A series of unfortunate Roman events

The topography of peoples, fluctuating battles, the famous deaths of leaders–these are what hold and refresh the minds of readers. In my case, I am presenting a series of cruel orders, endless accusations, faithless friendships, and calamities befalling innocent people, with the causes of their ruin being always the same–for I am faced with a tedious abundance of recurrent material.

–Tacitus, Annals, 4.33

Oldie but goodie: “How You Too Can Lose Your Appeal”

Woulda sworn I posted this before, but not finding it via Google … here’s Alex Kozinski’s classic article on how to get everything wrong on appeal (also published as “The Wrong Stuff”). For instance:

An alternative to stonewalling–and one of my personal favorites–is cutting off a judge in the middle of a question. Doing this gives you several important advantages. First, it’s rude, and if you’re out to lose your case, there is really no substitute for offending the guy who’s about to decide your case. Beyond that, cutting off the judge mid-question sends an important message: Look here your honor, you think you’re so clever, but I know exactly what is going on inside that pointed little head of yours. Then again, cutting the judge off gives you an opportunity to answer the wrong question. When I pointed this out to a lawyer one time, he told me, “Well, if that’s not the question you were asking, it should be.”

Really, apart from just not filing your brief, these are the best tips for losing you will ever find.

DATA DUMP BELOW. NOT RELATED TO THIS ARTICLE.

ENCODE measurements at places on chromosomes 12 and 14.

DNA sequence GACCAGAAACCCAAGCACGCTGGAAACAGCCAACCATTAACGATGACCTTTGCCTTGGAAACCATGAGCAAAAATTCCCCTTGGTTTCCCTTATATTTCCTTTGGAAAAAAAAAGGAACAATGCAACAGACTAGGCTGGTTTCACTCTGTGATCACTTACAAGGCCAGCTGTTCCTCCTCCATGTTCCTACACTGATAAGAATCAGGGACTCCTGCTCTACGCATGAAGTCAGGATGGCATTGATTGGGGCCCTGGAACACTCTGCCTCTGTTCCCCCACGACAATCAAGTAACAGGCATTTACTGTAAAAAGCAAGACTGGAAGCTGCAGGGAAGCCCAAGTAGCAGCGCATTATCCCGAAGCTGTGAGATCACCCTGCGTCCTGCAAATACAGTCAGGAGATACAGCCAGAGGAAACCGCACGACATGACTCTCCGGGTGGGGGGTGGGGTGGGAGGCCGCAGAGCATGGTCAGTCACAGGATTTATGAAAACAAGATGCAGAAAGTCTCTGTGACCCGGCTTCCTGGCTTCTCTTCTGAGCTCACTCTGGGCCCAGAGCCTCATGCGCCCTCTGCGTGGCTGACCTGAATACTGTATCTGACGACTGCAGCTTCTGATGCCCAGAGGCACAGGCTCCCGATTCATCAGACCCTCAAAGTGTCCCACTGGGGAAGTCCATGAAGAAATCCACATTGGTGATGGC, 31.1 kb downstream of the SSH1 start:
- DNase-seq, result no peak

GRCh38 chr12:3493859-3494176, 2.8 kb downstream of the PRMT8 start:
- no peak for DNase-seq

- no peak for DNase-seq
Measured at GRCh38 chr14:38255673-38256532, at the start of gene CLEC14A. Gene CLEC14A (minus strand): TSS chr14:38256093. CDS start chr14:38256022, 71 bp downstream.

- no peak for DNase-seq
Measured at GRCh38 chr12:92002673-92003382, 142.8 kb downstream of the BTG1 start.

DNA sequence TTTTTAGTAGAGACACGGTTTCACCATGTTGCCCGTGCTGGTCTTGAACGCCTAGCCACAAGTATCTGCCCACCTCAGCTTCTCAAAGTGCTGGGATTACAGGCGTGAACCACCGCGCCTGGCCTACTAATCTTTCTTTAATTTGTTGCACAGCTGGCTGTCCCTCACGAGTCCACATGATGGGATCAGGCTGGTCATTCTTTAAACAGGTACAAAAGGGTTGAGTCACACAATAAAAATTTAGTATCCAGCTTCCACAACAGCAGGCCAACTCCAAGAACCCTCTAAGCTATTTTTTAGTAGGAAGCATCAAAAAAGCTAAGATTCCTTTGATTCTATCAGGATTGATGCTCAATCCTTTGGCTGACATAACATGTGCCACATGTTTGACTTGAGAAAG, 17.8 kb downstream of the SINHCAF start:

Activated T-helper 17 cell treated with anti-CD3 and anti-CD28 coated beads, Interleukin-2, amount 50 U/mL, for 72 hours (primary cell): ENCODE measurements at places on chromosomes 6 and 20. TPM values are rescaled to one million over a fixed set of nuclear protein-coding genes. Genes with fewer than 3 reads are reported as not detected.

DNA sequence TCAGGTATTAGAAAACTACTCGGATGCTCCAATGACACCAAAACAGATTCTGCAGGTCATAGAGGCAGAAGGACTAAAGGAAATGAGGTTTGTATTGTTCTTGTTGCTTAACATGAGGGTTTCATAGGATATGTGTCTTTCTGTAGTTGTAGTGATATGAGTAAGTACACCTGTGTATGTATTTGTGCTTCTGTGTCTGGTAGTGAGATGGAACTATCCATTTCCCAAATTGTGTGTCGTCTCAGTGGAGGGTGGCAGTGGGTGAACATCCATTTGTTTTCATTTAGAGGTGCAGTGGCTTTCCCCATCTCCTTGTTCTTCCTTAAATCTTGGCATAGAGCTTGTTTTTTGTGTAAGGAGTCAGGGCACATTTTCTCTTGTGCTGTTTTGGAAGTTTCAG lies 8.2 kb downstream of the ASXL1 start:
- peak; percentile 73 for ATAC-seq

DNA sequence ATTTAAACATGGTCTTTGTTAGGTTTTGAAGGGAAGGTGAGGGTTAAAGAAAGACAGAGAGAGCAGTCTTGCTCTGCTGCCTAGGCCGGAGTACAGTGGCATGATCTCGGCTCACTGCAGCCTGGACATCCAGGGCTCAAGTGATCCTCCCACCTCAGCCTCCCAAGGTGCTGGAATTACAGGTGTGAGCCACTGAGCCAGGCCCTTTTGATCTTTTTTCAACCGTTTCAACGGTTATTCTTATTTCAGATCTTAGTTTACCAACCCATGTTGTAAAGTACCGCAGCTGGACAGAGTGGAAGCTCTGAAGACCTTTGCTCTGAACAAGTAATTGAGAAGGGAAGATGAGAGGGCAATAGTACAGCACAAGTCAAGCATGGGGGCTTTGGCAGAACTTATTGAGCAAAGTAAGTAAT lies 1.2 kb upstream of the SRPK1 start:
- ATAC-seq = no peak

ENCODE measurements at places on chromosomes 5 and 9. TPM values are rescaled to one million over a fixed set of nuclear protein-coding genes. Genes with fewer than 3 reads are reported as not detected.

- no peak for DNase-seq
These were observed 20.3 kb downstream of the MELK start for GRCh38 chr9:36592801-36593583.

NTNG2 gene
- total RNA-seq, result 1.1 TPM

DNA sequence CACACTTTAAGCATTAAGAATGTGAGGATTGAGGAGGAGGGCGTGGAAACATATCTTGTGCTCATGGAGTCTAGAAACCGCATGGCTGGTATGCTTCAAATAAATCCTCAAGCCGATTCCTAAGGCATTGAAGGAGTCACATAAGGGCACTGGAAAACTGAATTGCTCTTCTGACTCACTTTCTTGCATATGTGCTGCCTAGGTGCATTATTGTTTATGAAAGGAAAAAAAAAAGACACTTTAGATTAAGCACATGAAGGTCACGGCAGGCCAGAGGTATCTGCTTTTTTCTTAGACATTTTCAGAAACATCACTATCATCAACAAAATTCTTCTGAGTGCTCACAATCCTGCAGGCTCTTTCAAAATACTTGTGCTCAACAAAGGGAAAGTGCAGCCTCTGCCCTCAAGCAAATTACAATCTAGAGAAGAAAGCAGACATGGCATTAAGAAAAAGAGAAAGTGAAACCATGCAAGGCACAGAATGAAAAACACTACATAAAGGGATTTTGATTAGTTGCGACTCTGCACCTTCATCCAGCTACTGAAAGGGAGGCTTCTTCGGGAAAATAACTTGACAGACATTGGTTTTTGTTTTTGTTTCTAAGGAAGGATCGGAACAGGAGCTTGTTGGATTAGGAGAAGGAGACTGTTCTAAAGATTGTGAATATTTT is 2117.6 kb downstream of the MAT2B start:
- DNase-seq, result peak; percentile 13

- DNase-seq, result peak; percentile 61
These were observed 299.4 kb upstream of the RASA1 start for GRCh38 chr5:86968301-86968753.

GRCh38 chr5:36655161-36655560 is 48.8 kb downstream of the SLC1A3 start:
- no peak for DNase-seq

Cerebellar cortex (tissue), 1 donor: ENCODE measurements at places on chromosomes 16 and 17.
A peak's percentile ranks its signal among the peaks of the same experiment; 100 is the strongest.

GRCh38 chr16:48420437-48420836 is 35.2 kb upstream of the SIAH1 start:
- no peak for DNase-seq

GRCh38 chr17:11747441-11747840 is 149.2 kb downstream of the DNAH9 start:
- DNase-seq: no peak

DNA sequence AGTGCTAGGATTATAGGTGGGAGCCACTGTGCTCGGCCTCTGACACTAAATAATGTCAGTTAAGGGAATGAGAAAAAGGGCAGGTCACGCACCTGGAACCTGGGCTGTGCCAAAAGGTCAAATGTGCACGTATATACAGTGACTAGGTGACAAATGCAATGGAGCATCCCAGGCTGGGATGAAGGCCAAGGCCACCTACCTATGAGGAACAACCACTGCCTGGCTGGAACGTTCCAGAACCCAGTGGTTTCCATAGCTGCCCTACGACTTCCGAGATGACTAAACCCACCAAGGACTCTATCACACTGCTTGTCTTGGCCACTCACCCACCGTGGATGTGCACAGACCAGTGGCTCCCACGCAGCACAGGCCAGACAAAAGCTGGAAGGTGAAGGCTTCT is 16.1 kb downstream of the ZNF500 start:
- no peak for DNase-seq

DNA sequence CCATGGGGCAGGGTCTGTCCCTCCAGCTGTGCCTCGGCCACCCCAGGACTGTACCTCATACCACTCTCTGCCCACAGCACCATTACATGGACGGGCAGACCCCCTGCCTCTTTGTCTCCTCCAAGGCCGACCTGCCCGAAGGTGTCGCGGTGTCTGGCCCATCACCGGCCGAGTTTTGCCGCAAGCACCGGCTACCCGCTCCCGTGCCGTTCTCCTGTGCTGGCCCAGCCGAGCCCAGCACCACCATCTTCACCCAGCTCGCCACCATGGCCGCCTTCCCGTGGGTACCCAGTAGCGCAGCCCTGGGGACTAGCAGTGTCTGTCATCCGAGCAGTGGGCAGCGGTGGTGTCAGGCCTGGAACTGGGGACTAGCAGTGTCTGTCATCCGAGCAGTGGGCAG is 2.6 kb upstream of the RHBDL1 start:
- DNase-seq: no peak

Miss. S. Ct. 5th docket setting is up

It may be perused here. Set for argument on Sept. 24 is an appeal from a judgment holding the noneconomic-damages caps unconstitutional, Interstate Realty Mgmt. v. Carter. (Apparently the plaintiff really is named Mary Carter.) Sixty minutes per side – will the MSSC finally decide this issue? Potential amici, get to work!

Don’t care about tort law? Another Willie Jerome Manning argument on Oct. 27.

Is an evidentiary hearing on punitive damages always required?

The obvious answer to the title’s question should be “of course not,” but I’m surely not the only Dark Side lawyer to have had some folks quote me the inartful language of Miss. Code Ann. § 11-1-65(1)(c): “If, but only if, an award of compensatory damages has been made against a party, the court shall promptly commence an evidentiary hearing to determine whether punitive damages may be considered by the same trier of fact.” Shall means shall, right?

Well, not always, says the COA, affirming a chancery court’s ruling not to hold a hearing:

some underlying basis, such as actual malice or fraud, must exist for an award of punitive damages before a chancellor will hold a second hearing on the issue of such damages. See Miss. Code. Ann. § 11-1-65(1) (Supp. 2013). In the present case, the chancellor found no merit to Bar-Til’s claim that Superior’s conduct justified an award of punitive damages. As reflected in his order and final judgment, the chancellor found that Bar-Til failed to provide the requisite evidentiary basis to support an award of punitive damages.